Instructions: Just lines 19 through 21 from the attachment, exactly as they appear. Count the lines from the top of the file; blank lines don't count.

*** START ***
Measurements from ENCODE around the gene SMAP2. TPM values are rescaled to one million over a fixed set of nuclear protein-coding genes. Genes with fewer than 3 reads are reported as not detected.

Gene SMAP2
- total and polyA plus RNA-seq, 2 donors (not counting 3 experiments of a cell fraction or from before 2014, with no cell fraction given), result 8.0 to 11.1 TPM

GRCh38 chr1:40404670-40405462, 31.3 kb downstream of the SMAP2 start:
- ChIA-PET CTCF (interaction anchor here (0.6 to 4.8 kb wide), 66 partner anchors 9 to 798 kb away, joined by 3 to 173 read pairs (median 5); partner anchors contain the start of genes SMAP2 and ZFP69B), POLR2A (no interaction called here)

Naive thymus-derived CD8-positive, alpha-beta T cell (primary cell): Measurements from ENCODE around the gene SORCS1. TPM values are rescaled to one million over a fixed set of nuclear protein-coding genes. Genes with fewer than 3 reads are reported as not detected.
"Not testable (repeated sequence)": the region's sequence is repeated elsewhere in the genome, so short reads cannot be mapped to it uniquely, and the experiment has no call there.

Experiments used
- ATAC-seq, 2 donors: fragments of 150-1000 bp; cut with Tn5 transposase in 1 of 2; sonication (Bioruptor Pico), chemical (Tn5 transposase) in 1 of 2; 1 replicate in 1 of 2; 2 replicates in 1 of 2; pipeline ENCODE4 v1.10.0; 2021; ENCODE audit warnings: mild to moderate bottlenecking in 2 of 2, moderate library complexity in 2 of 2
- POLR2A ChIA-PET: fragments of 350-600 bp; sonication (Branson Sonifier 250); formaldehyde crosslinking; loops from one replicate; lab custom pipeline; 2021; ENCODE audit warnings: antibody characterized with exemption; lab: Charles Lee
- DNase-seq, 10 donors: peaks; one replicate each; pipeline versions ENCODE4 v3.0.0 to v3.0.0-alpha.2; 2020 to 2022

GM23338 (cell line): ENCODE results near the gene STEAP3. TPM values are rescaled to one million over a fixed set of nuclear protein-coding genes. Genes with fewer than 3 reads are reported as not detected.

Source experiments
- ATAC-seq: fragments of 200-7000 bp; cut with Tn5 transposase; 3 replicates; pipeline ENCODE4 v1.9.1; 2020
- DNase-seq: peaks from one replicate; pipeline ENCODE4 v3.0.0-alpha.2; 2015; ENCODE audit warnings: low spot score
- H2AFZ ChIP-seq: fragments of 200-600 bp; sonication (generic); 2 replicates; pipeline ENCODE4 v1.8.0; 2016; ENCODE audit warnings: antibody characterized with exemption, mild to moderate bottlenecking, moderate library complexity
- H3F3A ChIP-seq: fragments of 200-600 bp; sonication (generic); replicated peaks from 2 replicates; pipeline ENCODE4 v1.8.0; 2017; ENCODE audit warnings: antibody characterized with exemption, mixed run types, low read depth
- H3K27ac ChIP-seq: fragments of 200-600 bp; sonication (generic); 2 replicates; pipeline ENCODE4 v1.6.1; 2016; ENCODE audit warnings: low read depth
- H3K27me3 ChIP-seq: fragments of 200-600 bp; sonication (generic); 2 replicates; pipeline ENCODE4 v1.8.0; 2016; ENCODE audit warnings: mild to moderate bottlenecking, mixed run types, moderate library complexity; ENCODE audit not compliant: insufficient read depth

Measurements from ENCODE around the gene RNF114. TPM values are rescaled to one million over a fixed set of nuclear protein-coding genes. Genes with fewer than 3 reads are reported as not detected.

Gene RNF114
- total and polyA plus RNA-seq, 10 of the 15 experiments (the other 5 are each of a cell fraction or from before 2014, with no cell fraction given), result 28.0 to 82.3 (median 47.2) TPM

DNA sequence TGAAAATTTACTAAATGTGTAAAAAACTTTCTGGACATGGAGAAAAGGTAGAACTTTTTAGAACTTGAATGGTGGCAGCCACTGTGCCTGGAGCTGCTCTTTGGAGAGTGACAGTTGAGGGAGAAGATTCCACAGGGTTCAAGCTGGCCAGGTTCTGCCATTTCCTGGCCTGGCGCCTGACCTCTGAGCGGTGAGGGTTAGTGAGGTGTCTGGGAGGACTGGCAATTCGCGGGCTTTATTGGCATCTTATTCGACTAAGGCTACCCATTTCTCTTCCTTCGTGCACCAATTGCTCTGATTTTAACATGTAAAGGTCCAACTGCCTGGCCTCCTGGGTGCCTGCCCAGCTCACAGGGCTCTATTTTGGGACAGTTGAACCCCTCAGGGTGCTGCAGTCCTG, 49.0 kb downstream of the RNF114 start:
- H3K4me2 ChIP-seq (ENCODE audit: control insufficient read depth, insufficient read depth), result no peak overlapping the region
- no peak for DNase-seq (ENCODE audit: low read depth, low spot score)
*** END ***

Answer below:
- H3K27me3 ChIP-seq: fragments of 200-600 bp; sonication (generic); 2 replicates; pipeline ENCODE4 v1.8.0; 2016; ENCODE audit warnings: mild to moderate bottlenecking, mixed run types, moderate library complexity; ENCODE audit not compliant: insufficient read depth

Measurements from ENCODE around the gene RNF114. TPM values are rescaled to one million over a fixed set of nuclear protein-coding genes. Genes with fewer than 3 reads are reported as not detected.

Gene RNF114